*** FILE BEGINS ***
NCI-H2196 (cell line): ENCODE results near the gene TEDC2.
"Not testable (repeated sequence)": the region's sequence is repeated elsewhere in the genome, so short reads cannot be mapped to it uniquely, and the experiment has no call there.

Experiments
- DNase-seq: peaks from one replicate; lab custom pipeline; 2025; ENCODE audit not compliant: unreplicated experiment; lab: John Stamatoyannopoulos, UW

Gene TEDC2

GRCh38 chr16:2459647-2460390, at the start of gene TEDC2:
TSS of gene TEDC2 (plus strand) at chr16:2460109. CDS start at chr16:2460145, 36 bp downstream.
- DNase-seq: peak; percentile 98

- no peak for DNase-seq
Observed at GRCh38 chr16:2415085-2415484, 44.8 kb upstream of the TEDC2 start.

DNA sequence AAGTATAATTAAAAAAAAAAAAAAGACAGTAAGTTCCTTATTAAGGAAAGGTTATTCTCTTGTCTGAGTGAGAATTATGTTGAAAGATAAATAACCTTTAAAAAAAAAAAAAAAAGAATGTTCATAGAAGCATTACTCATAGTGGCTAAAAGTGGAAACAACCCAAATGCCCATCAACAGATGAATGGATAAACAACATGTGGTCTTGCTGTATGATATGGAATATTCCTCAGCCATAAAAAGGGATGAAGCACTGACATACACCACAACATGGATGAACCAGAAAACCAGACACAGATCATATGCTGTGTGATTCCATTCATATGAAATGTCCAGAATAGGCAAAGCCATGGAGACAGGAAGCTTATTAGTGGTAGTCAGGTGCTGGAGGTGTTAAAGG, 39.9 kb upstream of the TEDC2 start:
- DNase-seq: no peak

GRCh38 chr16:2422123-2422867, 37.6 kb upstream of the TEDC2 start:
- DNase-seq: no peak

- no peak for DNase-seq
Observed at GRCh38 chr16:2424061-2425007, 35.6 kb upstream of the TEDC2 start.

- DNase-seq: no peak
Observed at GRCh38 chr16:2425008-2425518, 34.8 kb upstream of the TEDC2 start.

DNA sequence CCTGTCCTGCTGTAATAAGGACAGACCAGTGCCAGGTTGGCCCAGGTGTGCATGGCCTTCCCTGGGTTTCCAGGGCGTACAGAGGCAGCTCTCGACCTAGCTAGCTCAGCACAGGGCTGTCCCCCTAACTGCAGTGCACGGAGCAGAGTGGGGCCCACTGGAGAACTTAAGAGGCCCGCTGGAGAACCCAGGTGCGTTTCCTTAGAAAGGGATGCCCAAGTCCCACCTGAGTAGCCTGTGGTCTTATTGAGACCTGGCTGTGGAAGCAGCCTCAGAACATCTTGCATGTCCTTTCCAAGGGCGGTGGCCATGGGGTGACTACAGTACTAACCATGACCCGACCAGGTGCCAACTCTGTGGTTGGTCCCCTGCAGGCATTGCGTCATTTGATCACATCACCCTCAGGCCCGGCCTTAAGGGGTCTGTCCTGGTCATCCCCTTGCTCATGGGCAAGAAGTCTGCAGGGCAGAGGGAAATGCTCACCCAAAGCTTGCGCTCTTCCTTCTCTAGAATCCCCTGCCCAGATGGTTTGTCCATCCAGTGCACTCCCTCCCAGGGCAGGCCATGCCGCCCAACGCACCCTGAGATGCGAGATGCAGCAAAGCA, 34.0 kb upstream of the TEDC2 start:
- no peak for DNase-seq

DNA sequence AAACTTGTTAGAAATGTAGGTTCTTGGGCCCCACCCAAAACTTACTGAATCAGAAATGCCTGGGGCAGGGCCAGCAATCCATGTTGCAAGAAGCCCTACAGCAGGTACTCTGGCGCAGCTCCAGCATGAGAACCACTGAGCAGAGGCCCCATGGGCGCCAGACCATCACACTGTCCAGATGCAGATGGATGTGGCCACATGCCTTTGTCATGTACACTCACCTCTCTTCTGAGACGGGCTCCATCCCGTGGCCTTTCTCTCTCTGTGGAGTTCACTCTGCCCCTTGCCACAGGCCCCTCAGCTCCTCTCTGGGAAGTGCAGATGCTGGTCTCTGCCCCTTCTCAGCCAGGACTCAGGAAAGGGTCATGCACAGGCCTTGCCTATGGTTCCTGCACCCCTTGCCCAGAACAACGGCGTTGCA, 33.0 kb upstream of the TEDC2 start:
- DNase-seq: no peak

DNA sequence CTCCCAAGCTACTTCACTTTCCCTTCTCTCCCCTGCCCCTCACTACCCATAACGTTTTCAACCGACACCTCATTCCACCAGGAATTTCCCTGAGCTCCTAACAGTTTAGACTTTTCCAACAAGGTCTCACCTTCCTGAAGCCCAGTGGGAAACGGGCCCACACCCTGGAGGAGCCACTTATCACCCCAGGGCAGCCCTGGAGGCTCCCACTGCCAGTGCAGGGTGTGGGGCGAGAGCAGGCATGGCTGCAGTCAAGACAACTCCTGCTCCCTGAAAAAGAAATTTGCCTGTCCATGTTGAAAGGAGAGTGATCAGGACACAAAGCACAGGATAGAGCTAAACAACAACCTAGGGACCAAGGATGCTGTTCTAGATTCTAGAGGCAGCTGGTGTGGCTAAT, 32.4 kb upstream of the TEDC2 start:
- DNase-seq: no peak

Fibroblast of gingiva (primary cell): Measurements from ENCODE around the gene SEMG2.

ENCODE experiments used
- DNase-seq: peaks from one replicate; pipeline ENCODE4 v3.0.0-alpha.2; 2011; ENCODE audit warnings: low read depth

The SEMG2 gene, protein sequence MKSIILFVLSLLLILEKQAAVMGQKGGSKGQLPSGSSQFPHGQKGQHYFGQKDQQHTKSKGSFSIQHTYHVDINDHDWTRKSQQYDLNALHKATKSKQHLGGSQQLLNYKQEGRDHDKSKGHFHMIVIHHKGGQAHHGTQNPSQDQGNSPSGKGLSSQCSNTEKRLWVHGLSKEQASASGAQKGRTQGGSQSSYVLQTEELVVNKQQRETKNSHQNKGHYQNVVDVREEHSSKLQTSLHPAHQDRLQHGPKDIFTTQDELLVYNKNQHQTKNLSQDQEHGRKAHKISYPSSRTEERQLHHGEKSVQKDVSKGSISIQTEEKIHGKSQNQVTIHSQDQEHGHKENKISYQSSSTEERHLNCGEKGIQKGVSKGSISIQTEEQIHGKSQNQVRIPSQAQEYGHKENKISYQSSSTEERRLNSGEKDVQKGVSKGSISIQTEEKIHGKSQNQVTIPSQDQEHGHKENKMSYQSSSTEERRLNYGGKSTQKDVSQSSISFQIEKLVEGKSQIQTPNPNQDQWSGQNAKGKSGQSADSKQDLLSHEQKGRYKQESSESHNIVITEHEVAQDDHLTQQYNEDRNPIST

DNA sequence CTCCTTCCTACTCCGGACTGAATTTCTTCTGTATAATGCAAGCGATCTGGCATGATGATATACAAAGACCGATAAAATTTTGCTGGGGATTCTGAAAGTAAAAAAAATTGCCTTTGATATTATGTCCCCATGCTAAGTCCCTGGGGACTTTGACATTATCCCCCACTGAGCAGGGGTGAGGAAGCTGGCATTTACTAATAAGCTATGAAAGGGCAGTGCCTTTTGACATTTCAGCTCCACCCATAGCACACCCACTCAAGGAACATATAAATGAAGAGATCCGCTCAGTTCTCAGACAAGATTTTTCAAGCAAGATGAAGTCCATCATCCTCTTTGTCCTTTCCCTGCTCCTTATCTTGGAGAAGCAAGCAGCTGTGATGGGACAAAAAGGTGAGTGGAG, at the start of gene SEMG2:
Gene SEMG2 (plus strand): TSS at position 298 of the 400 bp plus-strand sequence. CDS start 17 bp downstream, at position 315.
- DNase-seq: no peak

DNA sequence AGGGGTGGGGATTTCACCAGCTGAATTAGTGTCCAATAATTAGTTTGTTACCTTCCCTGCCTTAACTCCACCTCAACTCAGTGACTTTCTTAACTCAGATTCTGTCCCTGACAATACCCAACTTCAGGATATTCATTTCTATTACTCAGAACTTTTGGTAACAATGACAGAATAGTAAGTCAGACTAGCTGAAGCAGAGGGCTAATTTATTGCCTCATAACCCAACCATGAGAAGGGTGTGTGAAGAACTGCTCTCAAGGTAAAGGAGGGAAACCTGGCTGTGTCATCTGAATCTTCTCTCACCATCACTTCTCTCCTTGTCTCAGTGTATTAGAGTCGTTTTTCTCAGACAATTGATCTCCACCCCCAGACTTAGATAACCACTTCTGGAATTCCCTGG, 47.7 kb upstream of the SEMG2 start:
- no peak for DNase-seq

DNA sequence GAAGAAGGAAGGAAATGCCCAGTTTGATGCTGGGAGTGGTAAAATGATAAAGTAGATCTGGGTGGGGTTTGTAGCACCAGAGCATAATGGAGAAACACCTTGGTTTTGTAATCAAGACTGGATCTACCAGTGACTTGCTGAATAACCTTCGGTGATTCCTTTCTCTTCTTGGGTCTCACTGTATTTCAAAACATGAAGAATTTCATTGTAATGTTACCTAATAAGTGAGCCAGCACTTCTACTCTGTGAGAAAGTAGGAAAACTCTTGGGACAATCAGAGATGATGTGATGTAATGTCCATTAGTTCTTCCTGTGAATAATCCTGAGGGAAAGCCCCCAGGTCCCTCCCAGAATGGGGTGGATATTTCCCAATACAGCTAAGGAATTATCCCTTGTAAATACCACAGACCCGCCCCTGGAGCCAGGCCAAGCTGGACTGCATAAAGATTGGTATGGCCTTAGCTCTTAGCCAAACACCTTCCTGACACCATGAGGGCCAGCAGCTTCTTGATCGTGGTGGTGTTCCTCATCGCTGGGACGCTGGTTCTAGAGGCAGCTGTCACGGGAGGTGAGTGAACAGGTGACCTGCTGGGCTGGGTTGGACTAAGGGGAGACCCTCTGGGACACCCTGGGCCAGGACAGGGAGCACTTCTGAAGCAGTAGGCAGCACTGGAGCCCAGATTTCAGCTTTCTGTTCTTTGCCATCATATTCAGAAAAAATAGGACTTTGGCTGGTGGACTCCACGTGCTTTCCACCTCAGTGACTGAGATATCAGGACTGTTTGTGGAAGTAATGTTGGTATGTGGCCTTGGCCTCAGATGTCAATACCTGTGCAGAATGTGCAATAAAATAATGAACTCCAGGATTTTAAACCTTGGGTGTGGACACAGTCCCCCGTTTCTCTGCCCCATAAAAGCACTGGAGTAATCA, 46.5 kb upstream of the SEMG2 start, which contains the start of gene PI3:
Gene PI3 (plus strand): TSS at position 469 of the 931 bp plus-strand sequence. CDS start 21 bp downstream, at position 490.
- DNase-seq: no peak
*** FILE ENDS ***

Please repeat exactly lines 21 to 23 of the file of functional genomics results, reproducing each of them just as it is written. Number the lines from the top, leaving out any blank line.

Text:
DNA sequence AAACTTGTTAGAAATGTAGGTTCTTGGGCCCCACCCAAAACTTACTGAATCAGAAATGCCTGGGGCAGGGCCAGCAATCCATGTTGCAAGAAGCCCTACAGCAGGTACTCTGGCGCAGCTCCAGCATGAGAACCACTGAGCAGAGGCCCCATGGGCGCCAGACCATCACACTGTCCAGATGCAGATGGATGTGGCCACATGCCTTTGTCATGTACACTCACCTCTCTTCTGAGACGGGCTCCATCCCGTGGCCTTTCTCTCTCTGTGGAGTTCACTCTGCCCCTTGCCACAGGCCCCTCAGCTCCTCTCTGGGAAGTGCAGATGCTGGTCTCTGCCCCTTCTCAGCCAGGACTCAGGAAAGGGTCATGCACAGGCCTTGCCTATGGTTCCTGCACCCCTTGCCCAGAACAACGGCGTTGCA, 33.0 kb upstream of the TEDC2 start:
- DNase-seq: no peak

DNA sequence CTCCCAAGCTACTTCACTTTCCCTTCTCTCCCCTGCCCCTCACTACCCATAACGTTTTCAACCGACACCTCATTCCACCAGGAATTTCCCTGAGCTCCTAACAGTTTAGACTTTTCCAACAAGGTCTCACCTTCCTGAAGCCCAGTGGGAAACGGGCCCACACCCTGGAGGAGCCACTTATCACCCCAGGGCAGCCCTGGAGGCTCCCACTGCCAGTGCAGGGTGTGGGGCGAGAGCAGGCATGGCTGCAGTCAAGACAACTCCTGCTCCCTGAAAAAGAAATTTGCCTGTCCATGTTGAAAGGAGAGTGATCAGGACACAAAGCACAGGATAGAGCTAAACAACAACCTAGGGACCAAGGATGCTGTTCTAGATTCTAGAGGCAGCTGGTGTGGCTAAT, 32.4 kb upstream of the TEDC2 start: